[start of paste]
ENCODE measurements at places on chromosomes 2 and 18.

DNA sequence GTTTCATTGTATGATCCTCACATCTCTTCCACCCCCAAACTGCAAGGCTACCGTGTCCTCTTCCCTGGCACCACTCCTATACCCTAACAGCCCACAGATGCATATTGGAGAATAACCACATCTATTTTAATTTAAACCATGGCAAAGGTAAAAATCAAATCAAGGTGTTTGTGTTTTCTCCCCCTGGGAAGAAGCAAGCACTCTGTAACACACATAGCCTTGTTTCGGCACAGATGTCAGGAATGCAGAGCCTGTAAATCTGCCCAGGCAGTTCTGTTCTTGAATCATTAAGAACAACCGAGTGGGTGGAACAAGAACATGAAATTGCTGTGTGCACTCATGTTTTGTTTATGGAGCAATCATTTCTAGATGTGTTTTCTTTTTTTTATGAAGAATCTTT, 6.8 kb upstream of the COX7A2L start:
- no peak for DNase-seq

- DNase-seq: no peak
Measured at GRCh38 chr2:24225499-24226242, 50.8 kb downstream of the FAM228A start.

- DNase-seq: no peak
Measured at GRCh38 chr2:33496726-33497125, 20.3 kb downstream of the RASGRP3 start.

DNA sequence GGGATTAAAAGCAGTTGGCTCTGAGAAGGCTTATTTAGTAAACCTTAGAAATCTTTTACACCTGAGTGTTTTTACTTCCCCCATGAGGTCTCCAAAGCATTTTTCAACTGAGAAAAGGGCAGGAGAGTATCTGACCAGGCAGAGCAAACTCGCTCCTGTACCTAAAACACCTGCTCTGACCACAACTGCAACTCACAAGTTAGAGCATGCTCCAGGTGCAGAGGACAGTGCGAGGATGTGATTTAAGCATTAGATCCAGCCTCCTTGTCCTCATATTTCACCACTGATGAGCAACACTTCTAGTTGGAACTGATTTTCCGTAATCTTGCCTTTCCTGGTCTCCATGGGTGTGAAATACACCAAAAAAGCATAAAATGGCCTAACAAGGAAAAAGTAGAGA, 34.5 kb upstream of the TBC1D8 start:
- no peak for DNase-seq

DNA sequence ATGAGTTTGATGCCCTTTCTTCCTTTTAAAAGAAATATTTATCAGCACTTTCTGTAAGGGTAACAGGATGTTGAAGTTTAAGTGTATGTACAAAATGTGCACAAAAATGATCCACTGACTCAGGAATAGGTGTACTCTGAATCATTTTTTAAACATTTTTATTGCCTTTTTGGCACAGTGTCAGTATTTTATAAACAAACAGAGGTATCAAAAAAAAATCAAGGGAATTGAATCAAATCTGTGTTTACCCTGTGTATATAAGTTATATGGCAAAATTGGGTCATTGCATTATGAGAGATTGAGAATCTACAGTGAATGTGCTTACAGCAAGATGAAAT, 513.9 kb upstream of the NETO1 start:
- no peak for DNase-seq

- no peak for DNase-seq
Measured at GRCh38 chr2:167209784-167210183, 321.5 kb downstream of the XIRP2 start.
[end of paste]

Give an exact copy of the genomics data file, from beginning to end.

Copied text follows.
ENCODE measurements at places on chromosomes 2 and 18.

DNA sequence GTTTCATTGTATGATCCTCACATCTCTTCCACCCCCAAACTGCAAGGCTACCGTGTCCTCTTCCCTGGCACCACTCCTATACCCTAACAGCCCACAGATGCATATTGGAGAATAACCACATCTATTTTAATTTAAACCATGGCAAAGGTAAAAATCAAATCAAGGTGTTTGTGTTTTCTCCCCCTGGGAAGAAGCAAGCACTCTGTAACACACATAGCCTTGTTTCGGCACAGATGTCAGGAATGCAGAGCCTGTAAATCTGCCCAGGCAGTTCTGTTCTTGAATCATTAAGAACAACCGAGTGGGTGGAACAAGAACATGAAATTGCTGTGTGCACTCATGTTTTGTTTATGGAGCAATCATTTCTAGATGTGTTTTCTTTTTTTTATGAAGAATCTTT, 6.8 kb upstream of the COX7A2L start:
- no peak for DNase-seq

- DNase-seq: no peak
Measured at GRCh38 chr2:24225499-24226242, 50.8 kb downstream of the FAM228A start.

- DNase-seq: no peak
Measured at GRCh38 chr2:33496726-33497125, 20.3 kb downstream of the RASGRP3 start.

DNA sequence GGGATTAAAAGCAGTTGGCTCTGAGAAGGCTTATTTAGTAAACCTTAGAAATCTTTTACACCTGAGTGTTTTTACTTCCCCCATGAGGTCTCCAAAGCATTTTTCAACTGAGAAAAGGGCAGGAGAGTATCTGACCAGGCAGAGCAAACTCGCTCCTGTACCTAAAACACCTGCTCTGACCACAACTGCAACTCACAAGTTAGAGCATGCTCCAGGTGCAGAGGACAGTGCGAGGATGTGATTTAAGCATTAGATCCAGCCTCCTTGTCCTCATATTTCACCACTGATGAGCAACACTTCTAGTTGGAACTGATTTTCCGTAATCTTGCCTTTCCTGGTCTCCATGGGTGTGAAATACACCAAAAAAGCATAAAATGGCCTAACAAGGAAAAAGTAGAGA, 34.5 kb upstream of the TBC1D8 start:
- no peak for DNase-seq

DNA sequence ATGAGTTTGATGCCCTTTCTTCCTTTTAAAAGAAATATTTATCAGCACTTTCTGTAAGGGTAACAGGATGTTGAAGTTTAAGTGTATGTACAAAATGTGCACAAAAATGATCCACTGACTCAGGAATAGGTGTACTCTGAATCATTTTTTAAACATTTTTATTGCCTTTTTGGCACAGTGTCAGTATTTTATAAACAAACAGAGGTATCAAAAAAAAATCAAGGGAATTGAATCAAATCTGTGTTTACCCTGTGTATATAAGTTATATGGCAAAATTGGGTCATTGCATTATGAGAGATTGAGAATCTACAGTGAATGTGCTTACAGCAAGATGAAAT, 513.9 kb upstream of the NETO1 start:
- no peak for DNase-seq

- no peak for DNase-seq
Measured at GRCh38 chr2:167209784-167210183, 321.5 kb downstream of the XIRP2 start.